But one final setup for the public has gone unnoticed. At the Web site,
www.fueleconomy.gov, which confirms the 25% to 30% drop in mileage
resulting from the use of this blended fuel, another feature lets users
calculate and compare annual fuel costs using regular gasoline to costs
But the government site's automatic calculations are based on E85 selling
for 37 cents per gallon less than regular gasoline, when the
USA Today article reports that
at many stations in the Midwest E85 is actually selling for 13 cents per
gallon more than ordinary gas. Using the corrected prices for both gasoline
and E85, the annual cost of fueling GM's Suburban goes from $2,709 to
$3,763. Hence the suggestion that truth in advertising should come back into
play. Possibly GM could rename this ad campaign "Shell Out Green, Turn
Epilogue: Get this Wasteful Show Off the Road
The other negative aspect of this inefficient fuel is that numerous studies
have found that ethanol creates less energy than is required to make it.
Other studies have found that ethanol creates "slightly" more energy than is
used in its production. Yet not one of these studies takes into account that
when E85 is used, the vehicle's fuel efficiency drops by at least 25% -- and
possibly by as much as 40%. Using any of the accredited studies as a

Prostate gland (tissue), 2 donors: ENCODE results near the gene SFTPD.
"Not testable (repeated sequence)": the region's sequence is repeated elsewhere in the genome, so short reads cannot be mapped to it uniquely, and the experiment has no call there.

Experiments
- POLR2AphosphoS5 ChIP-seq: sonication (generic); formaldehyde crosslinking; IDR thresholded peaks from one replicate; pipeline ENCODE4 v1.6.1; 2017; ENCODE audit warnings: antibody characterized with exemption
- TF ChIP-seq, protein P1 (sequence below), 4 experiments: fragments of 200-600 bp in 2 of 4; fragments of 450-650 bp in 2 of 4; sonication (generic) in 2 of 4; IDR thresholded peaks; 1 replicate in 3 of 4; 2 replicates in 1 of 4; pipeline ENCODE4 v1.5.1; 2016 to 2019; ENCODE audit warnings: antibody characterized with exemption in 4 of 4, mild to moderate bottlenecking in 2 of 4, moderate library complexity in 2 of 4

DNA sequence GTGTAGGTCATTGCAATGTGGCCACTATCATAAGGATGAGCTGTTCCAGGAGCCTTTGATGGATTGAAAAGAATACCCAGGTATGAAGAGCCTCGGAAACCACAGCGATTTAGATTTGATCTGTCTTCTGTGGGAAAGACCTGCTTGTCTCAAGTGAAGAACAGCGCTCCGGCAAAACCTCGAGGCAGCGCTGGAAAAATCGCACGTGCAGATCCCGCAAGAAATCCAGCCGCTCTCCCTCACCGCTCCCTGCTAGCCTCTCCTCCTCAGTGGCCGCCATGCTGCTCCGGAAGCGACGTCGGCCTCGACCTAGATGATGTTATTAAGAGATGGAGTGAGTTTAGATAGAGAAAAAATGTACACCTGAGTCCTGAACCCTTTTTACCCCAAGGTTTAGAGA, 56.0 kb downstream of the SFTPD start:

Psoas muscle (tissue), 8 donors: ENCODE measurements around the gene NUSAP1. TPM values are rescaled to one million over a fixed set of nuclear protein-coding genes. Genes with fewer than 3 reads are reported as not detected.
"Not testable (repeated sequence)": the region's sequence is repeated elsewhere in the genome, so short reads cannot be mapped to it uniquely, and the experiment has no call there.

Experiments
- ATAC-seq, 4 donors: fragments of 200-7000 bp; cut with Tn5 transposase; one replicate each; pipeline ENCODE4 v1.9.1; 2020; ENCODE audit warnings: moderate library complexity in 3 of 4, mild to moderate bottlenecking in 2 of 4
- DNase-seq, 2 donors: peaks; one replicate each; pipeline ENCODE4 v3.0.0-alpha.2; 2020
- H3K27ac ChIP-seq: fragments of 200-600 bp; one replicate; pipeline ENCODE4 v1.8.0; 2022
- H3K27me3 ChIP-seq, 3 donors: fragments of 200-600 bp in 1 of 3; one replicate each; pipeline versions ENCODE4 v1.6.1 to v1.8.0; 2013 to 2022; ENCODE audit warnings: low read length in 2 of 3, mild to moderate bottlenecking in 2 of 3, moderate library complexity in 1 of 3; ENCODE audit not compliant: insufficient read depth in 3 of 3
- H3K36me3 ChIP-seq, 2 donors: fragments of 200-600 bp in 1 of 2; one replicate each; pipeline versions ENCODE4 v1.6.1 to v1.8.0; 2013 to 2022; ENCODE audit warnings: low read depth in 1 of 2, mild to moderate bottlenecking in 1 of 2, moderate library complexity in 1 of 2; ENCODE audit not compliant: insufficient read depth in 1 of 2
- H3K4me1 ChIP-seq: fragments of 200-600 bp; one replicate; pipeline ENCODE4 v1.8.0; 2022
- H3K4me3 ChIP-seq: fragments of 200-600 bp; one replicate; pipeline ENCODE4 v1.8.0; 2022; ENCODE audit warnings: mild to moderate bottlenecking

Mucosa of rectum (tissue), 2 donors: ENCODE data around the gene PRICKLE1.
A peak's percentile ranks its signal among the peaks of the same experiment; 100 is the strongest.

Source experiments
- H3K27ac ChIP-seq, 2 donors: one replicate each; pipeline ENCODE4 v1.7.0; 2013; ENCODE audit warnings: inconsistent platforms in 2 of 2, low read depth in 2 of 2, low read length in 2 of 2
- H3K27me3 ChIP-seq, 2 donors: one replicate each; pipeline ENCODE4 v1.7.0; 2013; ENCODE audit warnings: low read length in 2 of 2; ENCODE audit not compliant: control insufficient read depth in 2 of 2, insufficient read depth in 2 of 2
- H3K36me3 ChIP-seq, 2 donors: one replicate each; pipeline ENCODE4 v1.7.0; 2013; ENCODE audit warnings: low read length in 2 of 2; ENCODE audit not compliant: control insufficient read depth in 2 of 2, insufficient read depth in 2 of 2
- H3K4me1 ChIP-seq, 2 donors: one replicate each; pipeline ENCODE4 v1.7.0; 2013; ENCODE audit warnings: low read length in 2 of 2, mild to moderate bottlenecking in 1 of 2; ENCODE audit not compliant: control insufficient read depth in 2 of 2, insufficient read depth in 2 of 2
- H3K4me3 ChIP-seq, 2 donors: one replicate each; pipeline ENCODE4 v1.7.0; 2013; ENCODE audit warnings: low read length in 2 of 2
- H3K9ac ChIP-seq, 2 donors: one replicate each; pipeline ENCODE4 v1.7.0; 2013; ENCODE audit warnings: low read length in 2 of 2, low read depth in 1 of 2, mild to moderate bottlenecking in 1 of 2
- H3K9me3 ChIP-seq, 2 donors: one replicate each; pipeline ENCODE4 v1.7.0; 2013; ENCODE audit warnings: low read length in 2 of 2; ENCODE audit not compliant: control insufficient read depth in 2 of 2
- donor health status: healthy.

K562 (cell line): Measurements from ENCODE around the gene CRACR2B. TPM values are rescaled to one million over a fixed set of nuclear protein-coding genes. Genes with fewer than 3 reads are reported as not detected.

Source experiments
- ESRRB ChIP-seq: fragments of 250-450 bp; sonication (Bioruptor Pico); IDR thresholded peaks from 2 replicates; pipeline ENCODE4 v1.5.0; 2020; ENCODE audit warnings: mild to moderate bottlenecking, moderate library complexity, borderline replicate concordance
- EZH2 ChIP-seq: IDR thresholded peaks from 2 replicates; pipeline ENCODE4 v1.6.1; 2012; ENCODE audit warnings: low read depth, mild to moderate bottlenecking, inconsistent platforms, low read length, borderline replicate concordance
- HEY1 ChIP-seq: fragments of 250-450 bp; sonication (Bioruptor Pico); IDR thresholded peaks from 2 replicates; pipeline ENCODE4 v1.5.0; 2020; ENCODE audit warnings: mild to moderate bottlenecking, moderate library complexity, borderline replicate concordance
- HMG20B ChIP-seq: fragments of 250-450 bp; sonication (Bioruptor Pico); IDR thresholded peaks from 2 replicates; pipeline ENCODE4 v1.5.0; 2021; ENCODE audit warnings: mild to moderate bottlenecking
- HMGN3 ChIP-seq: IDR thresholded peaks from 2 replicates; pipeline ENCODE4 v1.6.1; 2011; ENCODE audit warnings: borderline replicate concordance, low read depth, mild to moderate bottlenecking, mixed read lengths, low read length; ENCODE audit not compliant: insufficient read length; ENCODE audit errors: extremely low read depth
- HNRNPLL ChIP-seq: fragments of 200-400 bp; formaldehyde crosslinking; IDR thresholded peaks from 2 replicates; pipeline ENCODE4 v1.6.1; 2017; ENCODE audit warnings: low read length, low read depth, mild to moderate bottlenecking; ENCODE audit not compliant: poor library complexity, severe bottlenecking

baseline in an energy-efficiency equation, ethanol when used as a fuel is a
net energy waste.
Furthermore, no one has even considered the severe disruption in the
nation's fuel distribution that mandating a move into ethanol would cause.
Over the past month, gas stations from Dallas to Philadelphia and parts of
Massachusetts have had their tanks run dry due to a lack of ethanol to
blend. The newswires have been filled with stories bemoaning the shortage of
trucks, drivers, railcars, and barges to ship the product. Ethanol can't be
blended at refineries and pumped through the nation's gasoline pipelines.
The recent price spikes for gasoline have forcibly reminded the people of
Chicago and Wisconsin of what happened when ethanol was forced on them
during the summer of 2000. Moreover, the promise of energy independence that
Brazil has explored through ethanol is widely misunderstood. Recently a
Brazilian official, commenting on our third and most recent attempted
conversion to ethanol, said that when Brazil tried using agricultural crops
for ethanol, it achieved only a 1:1.20 energy conversion rate, too low to be
worth the effort.
FINAL BOW? On the other hand, ethanol from sugar cane delivered 1:8 energy
conversion, which met the national mandate. Unfortunately for us, sugar cane
isn't a viable crop in the climate of our nation's heartland. But the part
of Brazil's quest for energy independence that the media usually overlooks
is that ethanol wasn't the only fuel source the country was working on: Its
other, more important, thrust was to find more oil. To that end, last week
Brazil's P50 offshore oil platform was turned on. Its anticipated daily
output is high enough to make Brazil totally oil independent.
More smog, infinitely worse gas mileage, huge problems in distribution, and
skyrocketing prices for gasoline. Maybe now that we're witnessing the third
act in America's ethanol play, the upcoming epilogue will close this show
forever. Even great advertising works only if the product does.
Wallace is a recipient of the Gerald R. Loeb
Award for business journalism, given by the Anderson School of Business at
UCLA. He hosts the talk show Wheels Saturdays from 8:00 to 1:00 on 570 KLIF
and is a weekly columnist for the Fort Worth Star Telegram. E-mail: